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Re: How to Complain to a Webmaster

From: David Woolley <david@djwhome.demon.co.uk>
Date: Wed, 31 Oct 2001 18:54:36 +0000 (GMT)
Message-Id: <200110311854.f9VIsae05221@djwhome.demon.co.uk>
To: w3c-wai-ig@w3.org
>        If you can identify who the actual technical developers are,
>        it's usually much easier to get the message across to them than
>        to go through the policy-makers.  Web developers are the ones

Unless you can get all of the developers, this will not work, as, whilst
one developer may code accessibly, without a higher level policy, the
next person that maintains the code will almost certainly break the
accessibility features (most web page coders consider themselves wage
slaves).  Even if you get them all on your side, if you don't get the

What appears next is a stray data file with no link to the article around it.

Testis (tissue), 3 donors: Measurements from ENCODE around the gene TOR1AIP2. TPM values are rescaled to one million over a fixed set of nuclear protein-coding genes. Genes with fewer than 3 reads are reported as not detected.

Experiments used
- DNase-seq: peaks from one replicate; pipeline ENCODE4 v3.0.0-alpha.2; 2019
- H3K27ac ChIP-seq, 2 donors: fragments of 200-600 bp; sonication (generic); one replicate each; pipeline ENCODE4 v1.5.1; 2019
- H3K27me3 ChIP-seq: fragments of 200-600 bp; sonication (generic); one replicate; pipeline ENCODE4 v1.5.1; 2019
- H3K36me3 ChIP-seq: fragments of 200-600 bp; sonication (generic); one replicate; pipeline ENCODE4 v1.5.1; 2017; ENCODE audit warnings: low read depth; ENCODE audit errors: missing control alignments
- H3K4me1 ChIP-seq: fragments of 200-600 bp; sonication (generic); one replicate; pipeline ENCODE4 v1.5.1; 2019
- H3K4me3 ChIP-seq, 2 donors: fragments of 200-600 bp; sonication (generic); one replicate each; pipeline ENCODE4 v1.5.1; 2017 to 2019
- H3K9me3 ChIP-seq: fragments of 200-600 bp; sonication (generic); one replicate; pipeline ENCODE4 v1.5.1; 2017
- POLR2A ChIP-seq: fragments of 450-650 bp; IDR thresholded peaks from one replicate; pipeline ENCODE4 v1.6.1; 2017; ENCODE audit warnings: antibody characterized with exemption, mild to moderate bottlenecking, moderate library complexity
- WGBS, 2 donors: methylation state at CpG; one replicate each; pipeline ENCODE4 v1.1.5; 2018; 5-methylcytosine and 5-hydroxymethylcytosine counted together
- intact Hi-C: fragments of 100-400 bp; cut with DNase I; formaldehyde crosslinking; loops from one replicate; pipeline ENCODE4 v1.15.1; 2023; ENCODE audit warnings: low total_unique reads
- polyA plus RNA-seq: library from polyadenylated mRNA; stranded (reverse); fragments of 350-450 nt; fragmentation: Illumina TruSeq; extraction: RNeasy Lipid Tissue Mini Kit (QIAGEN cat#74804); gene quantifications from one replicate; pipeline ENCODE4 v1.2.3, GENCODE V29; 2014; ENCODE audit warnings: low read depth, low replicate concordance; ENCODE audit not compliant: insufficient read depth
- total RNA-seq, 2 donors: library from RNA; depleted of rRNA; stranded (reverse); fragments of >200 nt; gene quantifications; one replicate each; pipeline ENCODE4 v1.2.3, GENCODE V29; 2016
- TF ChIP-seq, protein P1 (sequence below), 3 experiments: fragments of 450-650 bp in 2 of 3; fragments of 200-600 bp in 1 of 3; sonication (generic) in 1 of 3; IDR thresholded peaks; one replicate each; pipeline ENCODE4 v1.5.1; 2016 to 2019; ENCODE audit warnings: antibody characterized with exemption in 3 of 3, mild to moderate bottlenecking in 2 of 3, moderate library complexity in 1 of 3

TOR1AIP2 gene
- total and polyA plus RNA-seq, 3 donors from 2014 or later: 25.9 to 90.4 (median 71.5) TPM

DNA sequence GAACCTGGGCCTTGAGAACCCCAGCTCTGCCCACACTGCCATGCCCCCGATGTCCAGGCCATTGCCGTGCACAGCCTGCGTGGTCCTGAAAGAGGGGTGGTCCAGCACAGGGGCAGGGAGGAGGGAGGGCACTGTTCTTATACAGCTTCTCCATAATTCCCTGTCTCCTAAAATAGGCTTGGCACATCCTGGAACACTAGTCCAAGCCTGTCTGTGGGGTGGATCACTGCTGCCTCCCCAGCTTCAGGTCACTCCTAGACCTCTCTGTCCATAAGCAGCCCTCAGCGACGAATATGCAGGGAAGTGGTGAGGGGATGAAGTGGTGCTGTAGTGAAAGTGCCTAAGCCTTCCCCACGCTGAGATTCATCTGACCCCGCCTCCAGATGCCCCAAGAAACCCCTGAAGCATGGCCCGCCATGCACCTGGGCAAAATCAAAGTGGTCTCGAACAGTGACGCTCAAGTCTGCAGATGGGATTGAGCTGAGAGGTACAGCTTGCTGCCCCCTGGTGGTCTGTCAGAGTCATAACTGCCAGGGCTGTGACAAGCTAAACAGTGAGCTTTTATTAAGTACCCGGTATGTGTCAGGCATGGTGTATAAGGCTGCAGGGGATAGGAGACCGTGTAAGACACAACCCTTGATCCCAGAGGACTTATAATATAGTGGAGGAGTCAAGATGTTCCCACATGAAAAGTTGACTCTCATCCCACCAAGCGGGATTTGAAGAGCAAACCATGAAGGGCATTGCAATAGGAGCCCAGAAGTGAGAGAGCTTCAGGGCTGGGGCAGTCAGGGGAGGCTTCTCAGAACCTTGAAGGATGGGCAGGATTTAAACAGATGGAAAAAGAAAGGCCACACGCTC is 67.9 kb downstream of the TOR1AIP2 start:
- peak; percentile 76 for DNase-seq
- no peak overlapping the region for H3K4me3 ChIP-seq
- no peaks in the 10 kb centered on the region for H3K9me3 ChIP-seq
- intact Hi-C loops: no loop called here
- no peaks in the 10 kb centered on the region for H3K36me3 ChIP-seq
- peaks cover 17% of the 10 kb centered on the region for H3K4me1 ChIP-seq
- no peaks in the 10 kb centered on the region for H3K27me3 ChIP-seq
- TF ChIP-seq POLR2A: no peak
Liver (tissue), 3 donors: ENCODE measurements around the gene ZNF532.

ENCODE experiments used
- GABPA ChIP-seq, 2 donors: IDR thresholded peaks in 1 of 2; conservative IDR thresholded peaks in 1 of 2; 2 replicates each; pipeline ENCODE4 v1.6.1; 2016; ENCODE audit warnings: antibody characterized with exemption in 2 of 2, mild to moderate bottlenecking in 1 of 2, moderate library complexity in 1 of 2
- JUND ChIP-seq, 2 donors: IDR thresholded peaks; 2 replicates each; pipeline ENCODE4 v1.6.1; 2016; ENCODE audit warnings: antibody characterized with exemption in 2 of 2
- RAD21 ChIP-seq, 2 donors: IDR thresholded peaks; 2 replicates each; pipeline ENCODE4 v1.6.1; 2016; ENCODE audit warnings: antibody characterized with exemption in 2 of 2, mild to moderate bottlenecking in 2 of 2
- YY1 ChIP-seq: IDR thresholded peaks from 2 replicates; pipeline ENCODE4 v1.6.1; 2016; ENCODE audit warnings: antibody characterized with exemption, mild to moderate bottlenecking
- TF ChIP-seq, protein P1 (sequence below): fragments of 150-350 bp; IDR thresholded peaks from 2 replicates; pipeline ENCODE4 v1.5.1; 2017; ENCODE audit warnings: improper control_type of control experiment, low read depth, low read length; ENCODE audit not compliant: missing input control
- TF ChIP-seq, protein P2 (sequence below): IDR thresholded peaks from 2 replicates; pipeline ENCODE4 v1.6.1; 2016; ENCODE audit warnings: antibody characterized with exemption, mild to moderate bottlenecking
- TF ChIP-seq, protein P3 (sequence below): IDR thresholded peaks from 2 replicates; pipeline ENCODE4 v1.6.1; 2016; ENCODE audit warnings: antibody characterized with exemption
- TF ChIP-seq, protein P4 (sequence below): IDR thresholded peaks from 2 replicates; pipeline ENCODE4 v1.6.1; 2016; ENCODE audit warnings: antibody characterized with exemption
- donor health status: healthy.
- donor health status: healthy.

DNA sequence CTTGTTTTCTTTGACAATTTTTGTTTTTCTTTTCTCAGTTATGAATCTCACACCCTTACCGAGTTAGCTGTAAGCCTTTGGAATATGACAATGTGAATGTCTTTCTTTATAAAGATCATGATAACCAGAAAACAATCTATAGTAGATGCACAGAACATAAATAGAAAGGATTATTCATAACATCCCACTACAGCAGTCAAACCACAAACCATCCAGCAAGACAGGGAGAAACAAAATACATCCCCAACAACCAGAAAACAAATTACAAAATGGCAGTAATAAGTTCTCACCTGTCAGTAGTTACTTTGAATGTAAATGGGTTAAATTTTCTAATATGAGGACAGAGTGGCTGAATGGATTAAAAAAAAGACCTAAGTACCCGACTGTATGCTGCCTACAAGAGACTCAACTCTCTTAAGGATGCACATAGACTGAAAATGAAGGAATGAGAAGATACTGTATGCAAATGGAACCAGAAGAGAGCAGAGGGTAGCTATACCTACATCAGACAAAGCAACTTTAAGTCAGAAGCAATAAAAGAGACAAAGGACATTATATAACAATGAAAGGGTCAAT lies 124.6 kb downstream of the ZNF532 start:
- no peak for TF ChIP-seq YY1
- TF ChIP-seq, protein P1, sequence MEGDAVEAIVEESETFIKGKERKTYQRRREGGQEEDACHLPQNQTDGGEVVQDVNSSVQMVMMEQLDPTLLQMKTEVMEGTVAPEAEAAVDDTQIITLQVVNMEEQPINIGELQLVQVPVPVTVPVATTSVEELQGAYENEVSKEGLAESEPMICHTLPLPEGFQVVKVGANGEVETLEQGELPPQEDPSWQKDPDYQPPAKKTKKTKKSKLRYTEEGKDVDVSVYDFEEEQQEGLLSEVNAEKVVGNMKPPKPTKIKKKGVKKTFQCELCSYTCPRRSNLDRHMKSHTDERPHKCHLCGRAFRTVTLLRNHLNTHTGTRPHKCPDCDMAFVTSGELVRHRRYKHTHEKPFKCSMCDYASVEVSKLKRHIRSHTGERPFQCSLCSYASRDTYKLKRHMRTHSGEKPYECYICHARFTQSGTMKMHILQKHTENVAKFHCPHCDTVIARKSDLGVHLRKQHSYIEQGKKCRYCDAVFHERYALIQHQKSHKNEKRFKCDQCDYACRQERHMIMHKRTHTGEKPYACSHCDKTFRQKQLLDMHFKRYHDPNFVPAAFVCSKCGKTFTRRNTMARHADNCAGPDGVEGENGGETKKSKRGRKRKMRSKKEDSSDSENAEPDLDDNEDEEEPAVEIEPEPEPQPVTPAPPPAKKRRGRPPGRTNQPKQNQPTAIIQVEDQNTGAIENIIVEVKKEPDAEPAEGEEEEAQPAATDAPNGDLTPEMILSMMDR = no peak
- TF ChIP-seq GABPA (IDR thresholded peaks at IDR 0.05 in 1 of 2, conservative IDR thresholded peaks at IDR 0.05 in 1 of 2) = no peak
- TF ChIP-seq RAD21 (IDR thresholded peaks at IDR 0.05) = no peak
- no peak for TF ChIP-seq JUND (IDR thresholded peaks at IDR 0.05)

decision maker, they may be forced to implement some cosmetic feature for
which there is no simple fallback; implementors can only add unrequested
accessibility if there is negligible marginal cost in doing so.

>         Don't make any threats -- legal or economic or otherwise.  Your

It's not worth making threats, mainly because your bluff can be called.

>        "I'm going to boycott your site unless it's more accessible!"

I'd say that actually boycotting is probably the only thing that will
sway the policy makers in many cases.  The problem though is that they
need visibility of the boycott, and unless they are doing detailed
click trails and analyzing for splash or home page only accesses, and
premature aborts of the home page, they will only know this if they are
told that they have lost business.

The real problem in boycotting is that it is not something one can
normally do in a business to business context as the potential boycotter
probably doesn't have the autority to reject the potential supplier on
the basis of accessibility.  (Generally one also cannot complain in such
contexts, for similar reasons.)
Received on Wednesday, 31 October 2001 14:01:18 UTC

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